Spy doesn’t have that problem. Besides completely sidestepping the suicidal “this film has WOMEN IN MALE ROLES” marketing, which always ensures hyper-criticism, Spy also distinguishes itself through its brand of comedy and its characterization. Audrey and Morgan are feminine women, but they’re not overly sexualized nor girlified to achieve that. Their comedy doesn’t sound like a male voice speaking through a woman’s mouth; it sounds like jokes a women might actually make and in some cases, might be directed more towards women than men. Most notably, Audrey and Morgan have a veritable friendship, and not the kind that writers think women have. They’re supportive of each other, know each others strengths and weaknesses, and are intensely loyal. You won’t find the duo putting each other down, calling each other “bitches” as an endearment (which is a Hollywood fantasy), or judging each other’s appearances.

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What I found most radical  (only in the context of uber-masculine Hollywood) was a scene between Audrey and Morgan on a train. In the scene, Morgan reveals to Audrey that her boyfriend, Drew, once called Morgan “too much.” In another film, this cutting remark might have been played for laughs, or an example of a man putting a woman in her place. After all, Morgan is a loud, performative, and somewhat intimidating woman. In Spy, however, Audrey consoles Morgan and promises her that if she had known about Drew’s remark, she never would have stayed with him. She puts her best friend over a man who puts her down and she continues this trend throughout the film. Spy movies make a habit of demeaning and belittling women, but The  Spy Who Dumped Me dispenses with the outdated trope.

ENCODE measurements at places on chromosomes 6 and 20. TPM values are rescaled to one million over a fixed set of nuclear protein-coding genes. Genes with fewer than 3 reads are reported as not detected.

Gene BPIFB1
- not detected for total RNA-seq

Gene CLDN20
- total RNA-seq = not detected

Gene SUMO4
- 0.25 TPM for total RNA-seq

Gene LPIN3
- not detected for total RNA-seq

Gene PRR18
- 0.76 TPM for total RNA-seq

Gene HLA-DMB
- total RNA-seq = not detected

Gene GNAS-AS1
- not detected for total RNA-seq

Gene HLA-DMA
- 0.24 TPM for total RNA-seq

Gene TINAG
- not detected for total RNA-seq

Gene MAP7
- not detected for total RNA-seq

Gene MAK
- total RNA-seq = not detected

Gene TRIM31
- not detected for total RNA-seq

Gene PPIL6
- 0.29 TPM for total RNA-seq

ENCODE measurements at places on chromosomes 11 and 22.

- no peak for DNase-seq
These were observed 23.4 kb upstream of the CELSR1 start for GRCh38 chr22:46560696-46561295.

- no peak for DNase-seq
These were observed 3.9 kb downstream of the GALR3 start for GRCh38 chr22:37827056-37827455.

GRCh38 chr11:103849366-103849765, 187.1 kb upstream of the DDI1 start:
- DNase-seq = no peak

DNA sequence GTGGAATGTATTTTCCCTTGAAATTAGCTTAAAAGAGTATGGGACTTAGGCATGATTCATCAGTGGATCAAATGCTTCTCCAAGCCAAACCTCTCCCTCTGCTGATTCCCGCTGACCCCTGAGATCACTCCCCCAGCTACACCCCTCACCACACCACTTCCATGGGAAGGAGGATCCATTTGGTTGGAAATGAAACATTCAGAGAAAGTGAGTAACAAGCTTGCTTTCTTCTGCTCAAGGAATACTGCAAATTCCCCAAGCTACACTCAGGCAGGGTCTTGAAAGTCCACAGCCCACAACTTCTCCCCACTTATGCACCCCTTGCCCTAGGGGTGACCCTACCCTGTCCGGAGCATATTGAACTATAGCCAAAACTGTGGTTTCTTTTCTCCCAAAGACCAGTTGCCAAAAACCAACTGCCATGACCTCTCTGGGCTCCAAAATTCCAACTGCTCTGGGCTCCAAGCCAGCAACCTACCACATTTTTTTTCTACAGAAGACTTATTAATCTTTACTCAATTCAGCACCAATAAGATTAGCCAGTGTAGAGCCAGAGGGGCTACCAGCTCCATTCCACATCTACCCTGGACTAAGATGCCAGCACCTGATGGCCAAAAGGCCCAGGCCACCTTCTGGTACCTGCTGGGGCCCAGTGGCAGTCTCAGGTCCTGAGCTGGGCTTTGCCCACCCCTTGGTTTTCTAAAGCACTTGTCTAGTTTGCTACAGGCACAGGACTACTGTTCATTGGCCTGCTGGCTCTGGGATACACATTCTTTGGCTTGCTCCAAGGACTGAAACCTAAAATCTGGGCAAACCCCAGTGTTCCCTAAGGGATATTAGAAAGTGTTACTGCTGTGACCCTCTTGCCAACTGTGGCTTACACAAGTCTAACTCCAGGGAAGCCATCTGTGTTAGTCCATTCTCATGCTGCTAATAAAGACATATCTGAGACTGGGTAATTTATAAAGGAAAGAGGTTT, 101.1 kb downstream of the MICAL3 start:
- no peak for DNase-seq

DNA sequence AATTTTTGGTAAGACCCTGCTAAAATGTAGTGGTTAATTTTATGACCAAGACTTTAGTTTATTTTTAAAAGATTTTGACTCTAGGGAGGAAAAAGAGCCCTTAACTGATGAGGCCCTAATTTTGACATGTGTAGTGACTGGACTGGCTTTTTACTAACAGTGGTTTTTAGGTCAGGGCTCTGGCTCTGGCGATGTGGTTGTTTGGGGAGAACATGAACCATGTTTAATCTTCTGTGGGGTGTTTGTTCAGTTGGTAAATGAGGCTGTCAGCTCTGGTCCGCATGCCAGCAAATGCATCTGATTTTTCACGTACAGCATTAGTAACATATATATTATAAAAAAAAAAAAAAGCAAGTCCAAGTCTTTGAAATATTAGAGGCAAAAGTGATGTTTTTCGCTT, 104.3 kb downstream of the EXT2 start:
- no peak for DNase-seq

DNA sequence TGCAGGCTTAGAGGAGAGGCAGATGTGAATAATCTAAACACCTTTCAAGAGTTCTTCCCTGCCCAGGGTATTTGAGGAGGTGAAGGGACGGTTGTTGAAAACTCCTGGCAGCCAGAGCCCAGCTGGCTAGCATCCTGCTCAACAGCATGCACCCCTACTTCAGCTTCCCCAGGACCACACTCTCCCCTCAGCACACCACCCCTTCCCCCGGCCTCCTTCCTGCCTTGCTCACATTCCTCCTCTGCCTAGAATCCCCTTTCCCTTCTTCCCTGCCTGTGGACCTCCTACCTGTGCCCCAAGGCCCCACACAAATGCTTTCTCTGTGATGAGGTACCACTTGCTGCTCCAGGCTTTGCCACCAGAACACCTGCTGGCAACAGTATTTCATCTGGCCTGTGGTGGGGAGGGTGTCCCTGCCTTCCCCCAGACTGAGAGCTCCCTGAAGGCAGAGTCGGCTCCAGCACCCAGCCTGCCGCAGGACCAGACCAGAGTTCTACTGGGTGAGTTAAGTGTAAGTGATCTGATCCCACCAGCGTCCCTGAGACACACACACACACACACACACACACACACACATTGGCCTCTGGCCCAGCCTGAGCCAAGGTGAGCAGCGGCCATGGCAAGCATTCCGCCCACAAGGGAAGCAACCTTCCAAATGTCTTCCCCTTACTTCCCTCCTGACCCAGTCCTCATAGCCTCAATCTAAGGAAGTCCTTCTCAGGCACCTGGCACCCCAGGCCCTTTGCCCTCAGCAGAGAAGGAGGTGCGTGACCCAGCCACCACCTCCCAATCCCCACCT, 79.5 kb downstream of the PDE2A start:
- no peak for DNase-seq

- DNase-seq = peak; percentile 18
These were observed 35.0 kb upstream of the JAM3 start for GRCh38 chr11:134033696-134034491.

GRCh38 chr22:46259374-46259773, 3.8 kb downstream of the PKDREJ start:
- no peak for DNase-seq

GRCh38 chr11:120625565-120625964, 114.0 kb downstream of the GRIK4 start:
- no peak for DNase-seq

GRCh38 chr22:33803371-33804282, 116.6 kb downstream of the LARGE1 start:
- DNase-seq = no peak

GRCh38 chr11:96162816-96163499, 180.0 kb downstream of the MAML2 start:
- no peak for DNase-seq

Apart from the refreshing dynamic between the two main characters, the film is very familiar and very silly. Henchman are murdered in grotesque ways, evil Russians abound, and the climax of the film takes place in a masquerade-carnival inside the Berlin Museum of Technology. The over-the-top spectacle is entertaining and never becomes boring, unlike some of the super-serious destruction Hollywood spews out on a monthly basis. I could criticize the film for how nonchalantly it deals with serious violence (i.e Audrey sitting on the corpse of a murdered Uber driver in order to steer his car), but why should I hold this film to a higher standard than almost any other action film? At least this film plays the violence for satire, instead  of giving it a patina of anti-terrorist patriotism à la the White House Down and James Bond franchises.

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Final Consensus: The Spy Who Dumped Me is not a groundbreaking action-comedy, but it’s a fun, satisfying film that delivers both good action and good comedy. The main characters are brave, hilarious, refreshing, and realistic women. They demonstrate just how easy it is to make a funny film with women (as if that was ever in doubt) and how crucial it is NOT to draw excessive attention to that fact. The Spy That Dumped Me understands that women makes fantastic comedians and fantastic spies. Hopefully, Hollywood will too.